On January 18, 2017, the Court granted Plaintiff's Application To Proceed In District Court Without Prepaying Fees or Costs pursuant to 28 U.S.C. § 1915 and ordered Plaintiff to submit an initial partial payment in the amount of $40.83 pursuant to § 1915(b)(1)(A). (Doc. 7.) Plaintiff timely submitted his initial partial payment on February 21, 2017. (See Docs. 9, 10.) On March 9, 2017, Plaintiff submitted a motion for extension of time to submit the initial partial payment. (Doc. 13.)


         First the Court will address Plaintiff's motion for extension of time (Doc. 13), and then the Court will screen the merits of Plaintiff's civil rights complaint pursuant to 28 U.S.C. §§ 1915(e) and 1915A(b).

         A. The Court Will Deny Plaintiff's Motion for Extension of Time as Moot

         On March 9, 2017, Plaintiff moved for an extension of time in which to submit the initial partial payment of $40.83, because the necessary funds were not deposited into his inmate account until February 15, 2017. (Doc. 13.) The docket reflects that Plaintiff's initial partial payment was timely submitted to the Court on February 21, 2107. (Doc. 10.) Therefore, no extension of time is needed and Plaintiff's motion will be denied as moot. Plaintiff is reminded that he is “required to make monthly payments of 20 percent of the preceding month's income” credited to his inmate account until the $350 filing fee is paid in full. 28 U.S.C. § 1915(b).

         B. The Court Will Dismiss Plaintiff's Civil Rights Complaint without Prejudice

         The Court has the discretion to dismiss an in forma pauperis complaint sua sponte under §§ 1915(e)(2)(B) and 1915A at any time if the action is frivolous, malicious, or fails to state a claim on which relief may be granted. See 28 U.S.C. §§ 1915(e)(2)(B), 1915A(b). “Dismissal of a pro se complaint for failure to state a claim is proper only where it is obvious that the plaintiff cannot prevail on the facts he has alleged and it would be futile to give him an opportunity to amend.” Kay v. Bemis, 500 F.3d 1214, 1217 (10th Cir. 2007). The burden is on the plaintiff to frame a complaint that contains “sufficient factual matter, accepted as true, to ‘state a claim for relief that is plausible on its face.'” Ashcroft v. Iqbal, 556 U.S. 662, 678 (2009) (quoting Bell Atl. Corp. v. Twombly, 550 U.S. 544, 570 (2007)). “A claim has facial plausibility when the plaintiff pleads factual content that allows the court to draw the reasonable inference that the defendant is liable for the misconduct alleged.” Id. “Threadbare recitals of the elements of a cause of action, supported by mere conclusory statements do not suffice.” Id.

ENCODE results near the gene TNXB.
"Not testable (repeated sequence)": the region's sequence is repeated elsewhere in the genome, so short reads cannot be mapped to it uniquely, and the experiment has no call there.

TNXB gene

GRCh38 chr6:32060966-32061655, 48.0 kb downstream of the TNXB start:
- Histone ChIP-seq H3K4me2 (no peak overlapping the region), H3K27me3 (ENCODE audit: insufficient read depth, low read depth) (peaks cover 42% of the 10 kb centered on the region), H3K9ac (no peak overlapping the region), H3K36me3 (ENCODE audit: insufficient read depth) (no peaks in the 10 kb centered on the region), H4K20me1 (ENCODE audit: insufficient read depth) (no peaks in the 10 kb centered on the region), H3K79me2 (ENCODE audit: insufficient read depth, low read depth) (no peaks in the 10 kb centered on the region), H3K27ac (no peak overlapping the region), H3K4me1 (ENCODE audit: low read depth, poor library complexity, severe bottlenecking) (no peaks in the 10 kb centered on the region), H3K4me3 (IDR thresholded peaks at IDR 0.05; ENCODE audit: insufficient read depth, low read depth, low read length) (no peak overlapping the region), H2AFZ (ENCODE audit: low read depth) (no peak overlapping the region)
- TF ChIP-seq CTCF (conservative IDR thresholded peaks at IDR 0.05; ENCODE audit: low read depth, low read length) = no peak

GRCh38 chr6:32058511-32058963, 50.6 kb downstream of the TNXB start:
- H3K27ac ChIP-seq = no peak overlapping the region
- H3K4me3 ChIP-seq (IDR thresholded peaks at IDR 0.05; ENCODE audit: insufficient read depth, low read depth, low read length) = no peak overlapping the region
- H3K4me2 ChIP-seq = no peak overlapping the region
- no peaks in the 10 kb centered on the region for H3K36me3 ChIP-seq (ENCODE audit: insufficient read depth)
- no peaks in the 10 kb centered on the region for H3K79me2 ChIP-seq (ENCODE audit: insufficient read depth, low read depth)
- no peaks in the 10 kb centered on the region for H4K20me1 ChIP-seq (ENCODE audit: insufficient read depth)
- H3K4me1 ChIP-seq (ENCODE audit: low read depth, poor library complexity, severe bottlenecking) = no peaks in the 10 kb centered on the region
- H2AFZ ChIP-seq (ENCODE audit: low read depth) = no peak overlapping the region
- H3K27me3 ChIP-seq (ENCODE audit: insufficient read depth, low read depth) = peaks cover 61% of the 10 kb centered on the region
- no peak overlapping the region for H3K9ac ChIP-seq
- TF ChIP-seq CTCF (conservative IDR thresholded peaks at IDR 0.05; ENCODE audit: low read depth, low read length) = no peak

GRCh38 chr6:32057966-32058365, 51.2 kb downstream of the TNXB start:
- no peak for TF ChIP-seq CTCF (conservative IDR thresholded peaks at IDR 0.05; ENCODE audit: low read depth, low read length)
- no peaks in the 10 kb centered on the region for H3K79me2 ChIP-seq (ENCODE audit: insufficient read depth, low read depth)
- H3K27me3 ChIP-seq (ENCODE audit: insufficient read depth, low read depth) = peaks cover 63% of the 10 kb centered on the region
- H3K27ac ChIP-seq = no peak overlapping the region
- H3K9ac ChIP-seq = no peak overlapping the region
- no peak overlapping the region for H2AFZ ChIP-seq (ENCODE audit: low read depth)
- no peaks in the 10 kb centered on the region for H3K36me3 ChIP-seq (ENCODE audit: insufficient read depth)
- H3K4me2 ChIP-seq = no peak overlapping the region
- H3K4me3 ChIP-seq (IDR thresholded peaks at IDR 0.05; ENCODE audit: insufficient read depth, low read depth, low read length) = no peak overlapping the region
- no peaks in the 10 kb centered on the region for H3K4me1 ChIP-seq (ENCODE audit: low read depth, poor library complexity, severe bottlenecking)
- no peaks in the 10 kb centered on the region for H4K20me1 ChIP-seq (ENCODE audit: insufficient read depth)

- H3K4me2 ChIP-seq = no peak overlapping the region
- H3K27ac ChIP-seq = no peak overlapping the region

Plaintiff is proceeding pro se, and “[a] pro se litigant's pleadings are to be construed liberally and held to a less stringent standard than formal pleadings drafted by lawyers.” Hall v. Bellmon, 935 F.2d 1106, 1110 (10th Cir. 1991). Therefore, “if the court can reasonably read the pleadings to state a valid claim on which the plaintiff could prevail, it should do so despite the plaintiff's failure to cite proper legal authority, his confusion of various legal theories, his poor syntax and sentence construction, or his unfamiliarity with pleading ...